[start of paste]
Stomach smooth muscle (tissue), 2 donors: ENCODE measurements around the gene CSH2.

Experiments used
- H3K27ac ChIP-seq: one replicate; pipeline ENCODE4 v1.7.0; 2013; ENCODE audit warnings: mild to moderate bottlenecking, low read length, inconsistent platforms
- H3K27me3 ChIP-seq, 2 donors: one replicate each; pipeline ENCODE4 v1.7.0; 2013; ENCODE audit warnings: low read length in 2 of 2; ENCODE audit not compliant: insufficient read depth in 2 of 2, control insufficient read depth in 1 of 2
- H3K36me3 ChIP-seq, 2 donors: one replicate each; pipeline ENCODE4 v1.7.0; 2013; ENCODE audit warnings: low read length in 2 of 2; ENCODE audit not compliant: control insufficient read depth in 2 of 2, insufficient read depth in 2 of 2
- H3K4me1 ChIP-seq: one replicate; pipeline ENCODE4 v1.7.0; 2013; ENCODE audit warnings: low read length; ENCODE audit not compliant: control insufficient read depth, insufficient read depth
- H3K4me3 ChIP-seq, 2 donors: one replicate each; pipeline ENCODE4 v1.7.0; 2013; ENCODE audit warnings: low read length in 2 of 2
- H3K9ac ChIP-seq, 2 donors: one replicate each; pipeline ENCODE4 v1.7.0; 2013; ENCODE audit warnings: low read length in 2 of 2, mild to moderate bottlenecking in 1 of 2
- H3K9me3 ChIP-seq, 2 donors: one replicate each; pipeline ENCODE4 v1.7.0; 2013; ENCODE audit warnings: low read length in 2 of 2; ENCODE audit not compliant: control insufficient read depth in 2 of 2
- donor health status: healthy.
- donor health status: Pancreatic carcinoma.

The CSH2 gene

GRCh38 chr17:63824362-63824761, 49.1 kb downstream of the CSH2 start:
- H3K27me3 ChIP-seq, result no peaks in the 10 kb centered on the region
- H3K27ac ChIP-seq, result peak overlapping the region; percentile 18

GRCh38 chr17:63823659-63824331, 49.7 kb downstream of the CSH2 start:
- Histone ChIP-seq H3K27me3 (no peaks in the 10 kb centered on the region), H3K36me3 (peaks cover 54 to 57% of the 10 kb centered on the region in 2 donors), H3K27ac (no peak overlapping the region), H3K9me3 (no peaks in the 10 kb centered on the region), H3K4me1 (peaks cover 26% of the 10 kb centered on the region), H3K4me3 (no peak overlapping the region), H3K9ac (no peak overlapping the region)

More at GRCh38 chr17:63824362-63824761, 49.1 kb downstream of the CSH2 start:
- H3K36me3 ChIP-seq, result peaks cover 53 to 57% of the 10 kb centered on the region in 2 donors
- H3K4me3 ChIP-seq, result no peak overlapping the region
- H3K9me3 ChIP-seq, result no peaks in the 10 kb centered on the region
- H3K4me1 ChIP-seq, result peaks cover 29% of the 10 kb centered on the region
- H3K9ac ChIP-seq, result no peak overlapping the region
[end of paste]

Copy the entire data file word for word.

Stomach smooth muscle (tissue), 2 donors: ENCODE measurements around the gene CSH2.

Experiments used
- H3K27ac ChIP-seq: one replicate; pipeline ENCODE4 v1.7.0; 2013; ENCODE audit warnings: mild to moderate bottlenecking, low read length, inconsistent platforms
- H3K27me3 ChIP-seq, 2 donors: one replicate each; pipeline ENCODE4 v1.7.0; 2013; ENCODE audit warnings: low read length in 2 of 2; ENCODE audit not compliant: insufficient read depth in 2 of 2, control insufficient read depth in 1 of 2
- H3K36me3 ChIP-seq, 2 donors: one replicate each; pipeline ENCODE4 v1.7.0; 2013; ENCODE audit warnings: low read length in 2 of 2; ENCODE audit not compliant: control insufficient read depth in 2 of 2, insufficient read depth in 2 of 2
- H3K4me1 ChIP-seq: one replicate; pipeline ENCODE4 v1.7.0; 2013; ENCODE audit warnings: low read length; ENCODE audit not compliant: control insufficient read depth, insufficient read depth
- H3K4me3 ChIP-seq, 2 donors: one replicate each; pipeline ENCODE4 v1.7.0; 2013; ENCODE audit warnings: low read length in 2 of 2
- H3K9ac ChIP-seq, 2 donors: one replicate each; pipeline ENCODE4 v1.7.0; 2013; ENCODE audit warnings: low read length in 2 of 2, mild to moderate bottlenecking in 1 of 2
- H3K9me3 ChIP-seq, 2 donors: one replicate each; pipeline ENCODE4 v1.7.0; 2013; ENCODE audit warnings: low read length in 2 of 2; ENCODE audit not compliant: control insufficient read depth in 2 of 2
- donor health status: healthy.
- donor health status: Pancreatic carcinoma.

The CSH2 gene

GRCh38 chr17:63824362-63824761, 49.1 kb downstream of the CSH2 start:
- H3K27me3 ChIP-seq, result no peaks in the 10 kb centered on the region
- H3K27ac ChIP-seq, result peak overlapping the region; percentile 18

GRCh38 chr17:63823659-63824331, 49.7 kb downstream of the CSH2 start:
- Histone ChIP-seq H3K27me3 (no peaks in the 10 kb centered on the region), H3K36me3 (peaks cover 54 to 57% of the 10 kb centered on the region in 2 donors), H3K27ac (no peak overlapping the region), H3K9me3 (no peaks in the 10 kb centered on the region), H3K4me1 (peaks cover 26% of the 10 kb centered on the region), H3K4me3 (no peak overlapping the region), H3K9ac (no peak overlapping the region)

More at GRCh38 chr17:63824362-63824761, 49.1 kb downstream of the CSH2 start:
- H3K36me3 ChIP-seq, result peaks cover 53 to 57% of the 10 kb centered on the region in 2 donors
- H3K4me3 ChIP-seq, result no peak overlapping the region
- H3K9me3 ChIP-seq, result no peaks in the 10 kb centered on the region
- H3K4me1 ChIP-seq, result peaks cover 29% of the 10 kb centered on the region
- H3K9ac ChIP-seq, result no peak overlapping the region